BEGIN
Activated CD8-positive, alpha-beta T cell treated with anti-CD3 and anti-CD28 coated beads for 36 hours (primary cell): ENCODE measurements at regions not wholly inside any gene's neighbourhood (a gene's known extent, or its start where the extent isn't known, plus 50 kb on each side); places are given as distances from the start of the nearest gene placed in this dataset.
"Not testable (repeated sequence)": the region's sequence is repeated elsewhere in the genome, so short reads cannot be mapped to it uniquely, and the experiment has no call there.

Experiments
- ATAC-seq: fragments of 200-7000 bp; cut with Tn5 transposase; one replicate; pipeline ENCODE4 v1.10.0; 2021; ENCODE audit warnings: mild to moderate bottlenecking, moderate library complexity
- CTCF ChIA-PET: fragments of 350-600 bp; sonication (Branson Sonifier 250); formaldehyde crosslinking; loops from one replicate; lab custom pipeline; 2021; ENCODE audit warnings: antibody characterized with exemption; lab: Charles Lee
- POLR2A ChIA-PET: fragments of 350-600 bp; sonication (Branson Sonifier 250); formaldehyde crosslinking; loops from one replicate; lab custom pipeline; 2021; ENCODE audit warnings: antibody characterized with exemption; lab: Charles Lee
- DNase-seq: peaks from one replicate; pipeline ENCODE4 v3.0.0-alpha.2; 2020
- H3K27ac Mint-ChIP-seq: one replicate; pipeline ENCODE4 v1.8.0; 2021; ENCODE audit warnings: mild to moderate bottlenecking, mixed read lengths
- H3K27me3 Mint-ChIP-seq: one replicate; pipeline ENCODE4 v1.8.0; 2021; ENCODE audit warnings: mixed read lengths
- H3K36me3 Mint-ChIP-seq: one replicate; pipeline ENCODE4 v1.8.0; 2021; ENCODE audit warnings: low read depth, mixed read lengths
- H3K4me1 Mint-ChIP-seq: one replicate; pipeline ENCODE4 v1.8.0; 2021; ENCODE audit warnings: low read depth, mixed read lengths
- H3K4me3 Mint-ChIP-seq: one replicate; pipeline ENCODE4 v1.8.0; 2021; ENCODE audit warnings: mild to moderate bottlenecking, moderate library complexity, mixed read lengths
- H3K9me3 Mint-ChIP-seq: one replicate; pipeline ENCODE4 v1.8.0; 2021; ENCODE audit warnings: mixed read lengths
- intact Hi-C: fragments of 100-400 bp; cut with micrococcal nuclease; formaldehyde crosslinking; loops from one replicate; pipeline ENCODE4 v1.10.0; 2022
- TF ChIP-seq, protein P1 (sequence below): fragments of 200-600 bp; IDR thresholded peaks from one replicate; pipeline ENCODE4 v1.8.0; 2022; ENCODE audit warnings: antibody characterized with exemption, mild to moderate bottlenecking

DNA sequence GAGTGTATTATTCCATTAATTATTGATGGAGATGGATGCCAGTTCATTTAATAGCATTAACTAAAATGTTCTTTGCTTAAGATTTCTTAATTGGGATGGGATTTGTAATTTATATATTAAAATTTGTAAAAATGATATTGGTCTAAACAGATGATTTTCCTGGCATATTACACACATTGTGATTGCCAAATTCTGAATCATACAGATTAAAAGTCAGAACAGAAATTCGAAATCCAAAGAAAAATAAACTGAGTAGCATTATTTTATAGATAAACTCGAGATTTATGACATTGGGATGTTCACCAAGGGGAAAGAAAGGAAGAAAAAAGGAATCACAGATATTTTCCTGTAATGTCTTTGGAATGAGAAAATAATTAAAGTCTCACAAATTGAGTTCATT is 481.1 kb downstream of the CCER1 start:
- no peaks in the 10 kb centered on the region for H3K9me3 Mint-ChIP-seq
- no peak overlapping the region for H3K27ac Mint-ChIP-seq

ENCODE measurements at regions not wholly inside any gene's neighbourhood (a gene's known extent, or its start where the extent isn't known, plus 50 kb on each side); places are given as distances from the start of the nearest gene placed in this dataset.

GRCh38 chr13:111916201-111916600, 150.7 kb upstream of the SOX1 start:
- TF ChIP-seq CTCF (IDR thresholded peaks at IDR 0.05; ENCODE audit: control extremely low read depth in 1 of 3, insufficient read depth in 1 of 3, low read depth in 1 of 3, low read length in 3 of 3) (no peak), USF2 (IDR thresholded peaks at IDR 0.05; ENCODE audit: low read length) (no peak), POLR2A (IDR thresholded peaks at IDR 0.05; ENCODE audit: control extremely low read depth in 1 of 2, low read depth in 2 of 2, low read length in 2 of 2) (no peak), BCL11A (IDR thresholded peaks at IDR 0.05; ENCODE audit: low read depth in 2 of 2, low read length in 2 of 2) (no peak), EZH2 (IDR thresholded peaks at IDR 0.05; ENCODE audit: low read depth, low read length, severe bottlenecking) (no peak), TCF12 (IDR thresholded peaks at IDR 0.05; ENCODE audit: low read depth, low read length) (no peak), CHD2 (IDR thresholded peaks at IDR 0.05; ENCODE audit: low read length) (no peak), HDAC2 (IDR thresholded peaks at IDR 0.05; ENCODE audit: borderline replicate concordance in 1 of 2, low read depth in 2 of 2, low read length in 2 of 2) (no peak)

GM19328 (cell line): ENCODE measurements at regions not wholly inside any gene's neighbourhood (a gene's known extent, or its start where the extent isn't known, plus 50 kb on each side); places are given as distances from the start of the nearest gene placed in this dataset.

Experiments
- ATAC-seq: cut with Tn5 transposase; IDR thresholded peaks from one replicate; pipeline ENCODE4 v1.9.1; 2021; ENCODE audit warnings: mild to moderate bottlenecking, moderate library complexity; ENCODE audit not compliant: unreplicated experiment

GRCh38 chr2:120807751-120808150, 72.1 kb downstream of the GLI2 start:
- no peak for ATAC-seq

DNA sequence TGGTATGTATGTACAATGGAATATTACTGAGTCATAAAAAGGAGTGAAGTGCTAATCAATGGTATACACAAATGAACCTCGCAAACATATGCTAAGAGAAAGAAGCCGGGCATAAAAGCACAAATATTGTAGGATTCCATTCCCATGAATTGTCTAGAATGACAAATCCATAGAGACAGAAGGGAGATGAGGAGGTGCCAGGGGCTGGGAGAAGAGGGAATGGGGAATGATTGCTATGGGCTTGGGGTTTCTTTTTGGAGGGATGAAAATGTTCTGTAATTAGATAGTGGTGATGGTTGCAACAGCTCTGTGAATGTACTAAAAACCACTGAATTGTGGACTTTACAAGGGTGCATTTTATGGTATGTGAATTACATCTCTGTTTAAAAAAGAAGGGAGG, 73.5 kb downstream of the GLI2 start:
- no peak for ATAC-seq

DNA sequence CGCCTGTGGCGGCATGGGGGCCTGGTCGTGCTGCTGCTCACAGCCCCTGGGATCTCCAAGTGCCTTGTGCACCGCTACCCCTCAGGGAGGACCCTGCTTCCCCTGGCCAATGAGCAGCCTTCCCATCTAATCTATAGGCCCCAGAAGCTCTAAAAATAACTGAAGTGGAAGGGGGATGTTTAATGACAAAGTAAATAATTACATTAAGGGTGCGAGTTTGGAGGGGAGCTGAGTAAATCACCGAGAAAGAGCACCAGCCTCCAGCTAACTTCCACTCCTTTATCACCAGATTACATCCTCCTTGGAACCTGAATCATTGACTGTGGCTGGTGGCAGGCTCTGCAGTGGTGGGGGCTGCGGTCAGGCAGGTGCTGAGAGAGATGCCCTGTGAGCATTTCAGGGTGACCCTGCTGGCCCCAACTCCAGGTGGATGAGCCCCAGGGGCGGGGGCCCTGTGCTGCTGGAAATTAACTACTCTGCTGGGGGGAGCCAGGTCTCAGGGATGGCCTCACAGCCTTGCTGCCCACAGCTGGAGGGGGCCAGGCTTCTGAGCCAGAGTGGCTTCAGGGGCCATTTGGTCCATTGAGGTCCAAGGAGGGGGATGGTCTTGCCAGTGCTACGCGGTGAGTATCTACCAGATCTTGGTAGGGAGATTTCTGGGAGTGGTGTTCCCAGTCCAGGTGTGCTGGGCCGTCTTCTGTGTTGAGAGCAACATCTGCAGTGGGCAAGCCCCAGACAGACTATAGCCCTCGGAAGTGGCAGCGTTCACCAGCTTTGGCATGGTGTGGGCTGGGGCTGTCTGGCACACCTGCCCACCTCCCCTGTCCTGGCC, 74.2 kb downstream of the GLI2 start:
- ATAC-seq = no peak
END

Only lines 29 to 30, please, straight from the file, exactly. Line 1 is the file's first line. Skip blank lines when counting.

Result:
DNA sequence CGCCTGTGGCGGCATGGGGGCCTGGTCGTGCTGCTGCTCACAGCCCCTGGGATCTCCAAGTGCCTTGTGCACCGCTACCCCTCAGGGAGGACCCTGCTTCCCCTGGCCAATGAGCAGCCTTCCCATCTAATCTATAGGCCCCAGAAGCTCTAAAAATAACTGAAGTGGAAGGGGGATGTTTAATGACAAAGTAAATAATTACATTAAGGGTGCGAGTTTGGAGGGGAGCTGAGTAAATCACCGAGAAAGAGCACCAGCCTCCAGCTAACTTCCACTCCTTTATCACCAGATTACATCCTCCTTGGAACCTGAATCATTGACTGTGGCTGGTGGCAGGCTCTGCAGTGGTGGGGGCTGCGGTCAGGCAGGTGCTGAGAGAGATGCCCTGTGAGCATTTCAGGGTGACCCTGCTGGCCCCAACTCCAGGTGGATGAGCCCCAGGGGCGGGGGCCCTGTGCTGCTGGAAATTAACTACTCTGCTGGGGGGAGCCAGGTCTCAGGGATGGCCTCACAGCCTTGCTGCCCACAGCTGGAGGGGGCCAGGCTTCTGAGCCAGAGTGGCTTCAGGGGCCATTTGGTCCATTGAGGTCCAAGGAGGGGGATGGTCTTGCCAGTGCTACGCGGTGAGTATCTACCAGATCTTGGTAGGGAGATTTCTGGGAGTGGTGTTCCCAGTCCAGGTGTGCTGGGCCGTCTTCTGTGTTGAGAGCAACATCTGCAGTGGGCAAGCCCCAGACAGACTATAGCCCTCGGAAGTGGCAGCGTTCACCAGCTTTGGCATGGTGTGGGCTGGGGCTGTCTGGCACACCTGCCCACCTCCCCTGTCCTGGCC, 74.2 kb downstream of the GLI2 start:
- ATAC-seq = no peak